- The sample set offers multiple photorealistic screens. The original organ has two consoles: a mechanical console on the balcony and a mobile console on the stage. Both consoles have been implemented as virtual screens. The landscape screen shows the mobile console, and the portrait screen the mechanical console. The photorealistic dual jambs also show the jambs of the mobile console (dual landscape screens) and the mechanical console (dual portrait screens).
- Simple screens. Simple screens in both landscape and portrait orientation are available for single and dual-monitor systems.
- The sample set offers modeled (all manual divisions) and recorded tremulants (Positiv and Schwellwerk).
- The sample set adds two carefully selected transmissions to the pedal stops. Moreover, the Tuba 8 can be also played from the Positiv and the Schwellwerk.
- All 4 divisions are enclosed.
New features of version 2:
- The crescendo and the enclosures can now be also MIDI learned on the simple screens.
- A user-programmable crescendo.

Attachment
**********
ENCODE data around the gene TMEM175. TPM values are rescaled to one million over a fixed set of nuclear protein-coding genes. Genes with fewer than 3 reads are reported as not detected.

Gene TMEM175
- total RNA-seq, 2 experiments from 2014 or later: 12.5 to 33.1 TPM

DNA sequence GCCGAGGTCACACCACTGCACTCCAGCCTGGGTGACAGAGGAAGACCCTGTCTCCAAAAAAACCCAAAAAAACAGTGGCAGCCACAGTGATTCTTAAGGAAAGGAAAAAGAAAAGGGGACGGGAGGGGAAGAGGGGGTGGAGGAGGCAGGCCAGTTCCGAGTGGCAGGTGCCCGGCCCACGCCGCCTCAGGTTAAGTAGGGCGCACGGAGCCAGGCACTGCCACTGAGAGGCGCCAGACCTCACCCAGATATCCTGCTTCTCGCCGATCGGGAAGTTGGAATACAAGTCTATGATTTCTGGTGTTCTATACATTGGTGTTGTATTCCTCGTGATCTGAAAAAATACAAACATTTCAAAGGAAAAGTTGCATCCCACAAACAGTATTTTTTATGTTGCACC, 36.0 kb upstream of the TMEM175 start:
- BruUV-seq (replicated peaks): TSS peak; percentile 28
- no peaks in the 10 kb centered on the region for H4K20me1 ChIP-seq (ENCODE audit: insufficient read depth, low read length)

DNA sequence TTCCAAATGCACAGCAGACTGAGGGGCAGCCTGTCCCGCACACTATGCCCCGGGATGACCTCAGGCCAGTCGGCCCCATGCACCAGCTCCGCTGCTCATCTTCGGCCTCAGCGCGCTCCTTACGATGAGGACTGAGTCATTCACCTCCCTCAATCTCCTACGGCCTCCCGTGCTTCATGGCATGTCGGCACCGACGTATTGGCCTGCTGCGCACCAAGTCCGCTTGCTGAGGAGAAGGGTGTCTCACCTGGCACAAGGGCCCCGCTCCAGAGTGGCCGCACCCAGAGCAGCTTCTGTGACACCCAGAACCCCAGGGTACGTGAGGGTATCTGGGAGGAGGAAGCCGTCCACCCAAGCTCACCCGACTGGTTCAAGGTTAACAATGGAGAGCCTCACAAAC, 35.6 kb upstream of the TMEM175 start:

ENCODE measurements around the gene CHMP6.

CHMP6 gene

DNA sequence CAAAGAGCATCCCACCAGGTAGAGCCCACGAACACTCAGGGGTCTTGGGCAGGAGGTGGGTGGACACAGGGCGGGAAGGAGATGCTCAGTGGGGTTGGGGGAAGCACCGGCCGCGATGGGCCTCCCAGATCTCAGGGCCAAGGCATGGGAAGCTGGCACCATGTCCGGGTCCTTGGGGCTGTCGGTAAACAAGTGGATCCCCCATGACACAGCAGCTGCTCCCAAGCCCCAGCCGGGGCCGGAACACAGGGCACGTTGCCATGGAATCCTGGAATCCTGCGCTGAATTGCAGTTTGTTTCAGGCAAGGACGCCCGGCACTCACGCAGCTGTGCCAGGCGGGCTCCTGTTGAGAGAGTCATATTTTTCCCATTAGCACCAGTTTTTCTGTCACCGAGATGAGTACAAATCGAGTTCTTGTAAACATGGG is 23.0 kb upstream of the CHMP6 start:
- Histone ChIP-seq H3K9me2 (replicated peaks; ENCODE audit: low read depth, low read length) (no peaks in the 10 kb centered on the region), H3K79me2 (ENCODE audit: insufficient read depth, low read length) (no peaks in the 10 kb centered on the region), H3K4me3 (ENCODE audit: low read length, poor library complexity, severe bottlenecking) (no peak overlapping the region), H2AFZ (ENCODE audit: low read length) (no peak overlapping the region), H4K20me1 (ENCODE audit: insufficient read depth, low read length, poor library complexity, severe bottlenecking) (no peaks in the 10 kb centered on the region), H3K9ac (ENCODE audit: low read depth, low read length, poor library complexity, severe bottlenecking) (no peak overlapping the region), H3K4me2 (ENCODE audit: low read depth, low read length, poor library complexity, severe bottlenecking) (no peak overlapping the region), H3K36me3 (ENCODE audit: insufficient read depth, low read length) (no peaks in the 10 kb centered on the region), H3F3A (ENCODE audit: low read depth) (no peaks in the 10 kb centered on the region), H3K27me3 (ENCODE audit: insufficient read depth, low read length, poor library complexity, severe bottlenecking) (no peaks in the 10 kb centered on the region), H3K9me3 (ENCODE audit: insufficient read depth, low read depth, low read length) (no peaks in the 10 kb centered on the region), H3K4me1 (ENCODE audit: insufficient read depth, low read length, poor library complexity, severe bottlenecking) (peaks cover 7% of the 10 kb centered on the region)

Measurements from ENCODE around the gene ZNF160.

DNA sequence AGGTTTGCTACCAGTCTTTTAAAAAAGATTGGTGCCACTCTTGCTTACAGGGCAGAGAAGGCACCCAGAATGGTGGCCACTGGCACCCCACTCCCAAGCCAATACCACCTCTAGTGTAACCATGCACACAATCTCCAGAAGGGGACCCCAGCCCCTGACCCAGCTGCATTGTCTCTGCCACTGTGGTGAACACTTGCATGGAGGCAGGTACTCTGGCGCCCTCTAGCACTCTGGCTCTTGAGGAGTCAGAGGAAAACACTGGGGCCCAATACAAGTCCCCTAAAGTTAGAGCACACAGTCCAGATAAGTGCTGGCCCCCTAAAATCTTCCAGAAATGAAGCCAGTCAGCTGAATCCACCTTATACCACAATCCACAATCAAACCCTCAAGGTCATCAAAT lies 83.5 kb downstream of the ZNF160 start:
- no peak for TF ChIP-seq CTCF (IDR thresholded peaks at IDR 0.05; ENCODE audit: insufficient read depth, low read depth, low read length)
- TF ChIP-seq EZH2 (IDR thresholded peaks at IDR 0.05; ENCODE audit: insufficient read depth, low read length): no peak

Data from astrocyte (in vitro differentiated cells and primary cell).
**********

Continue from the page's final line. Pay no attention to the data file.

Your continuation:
- Sostenuto for all 4 divisions.
- A user-adjustable fixed and automatic pedal divide (the latter not available in the US).
4-channel, 24-bit lossless: 36,627 MB (36.7 GB) * best option for computers with 64+ GB RAM
4-channel, 20-bit lossless: 33,675 MB (33.7 GB)
4-channel, 16-bit lossless: 18,908 MB (19.0 GB)
4-channel, front samples 24-bit lossless, rear samples 20-bit lossless: 35,367 MB (35.4 GB)
4-channel, front samples 20-bit lossless, rear samples 16-bit lossless: 26,192 MB (26.2 GB)
4-channel, 24-bit lossless w/o sampled tremulants: 24,059 MB (24.1 GB) * best option for computers with 32 GB RAM
4-channel, 20-bit lossless w/o sampled tremulants: 21,829 MB (21.9 GB)
4-channel, 16-bit lossless w/o sampled tremulants: 12,515 MB (12.6 GB)
4-channel, front samples 24-bit lossless, rear samples 20-bit lossless w/o sampled tremulants: 23,096 MB (23.1 GB)
4-channel, front samples 20-bit lossless, rear samples 16-bit lossless w/o sampled tremulants: 17,106 MB (17.2 GB)
2-channel, front samples 24-bit lossless: 18,801 MB (18.9 GB)
2-channel, front samples 20-bit lossless: 17,109 MB (17.2 GB)
2-channel, front samples 16-bit lossless: 9,826 MB (9.9 GB)
2-channel, front samples 24-bit lossless without sampled tremulants: 12,445 MB (12.5 GB) * best option for computers with 16 GB RAM
2-channel, front samples 20-bit lossless w/o sampled tremulants: 11,179 MB (11.2 GB)
2-channel, front samples 16-bit lossless w/o sampled tremulants: 6,588 MB (6.6 GB)
The RAM requirements in bold are the recommended ones, the ones in italic are generally possible but should only be used on computers with severe RAM limitations.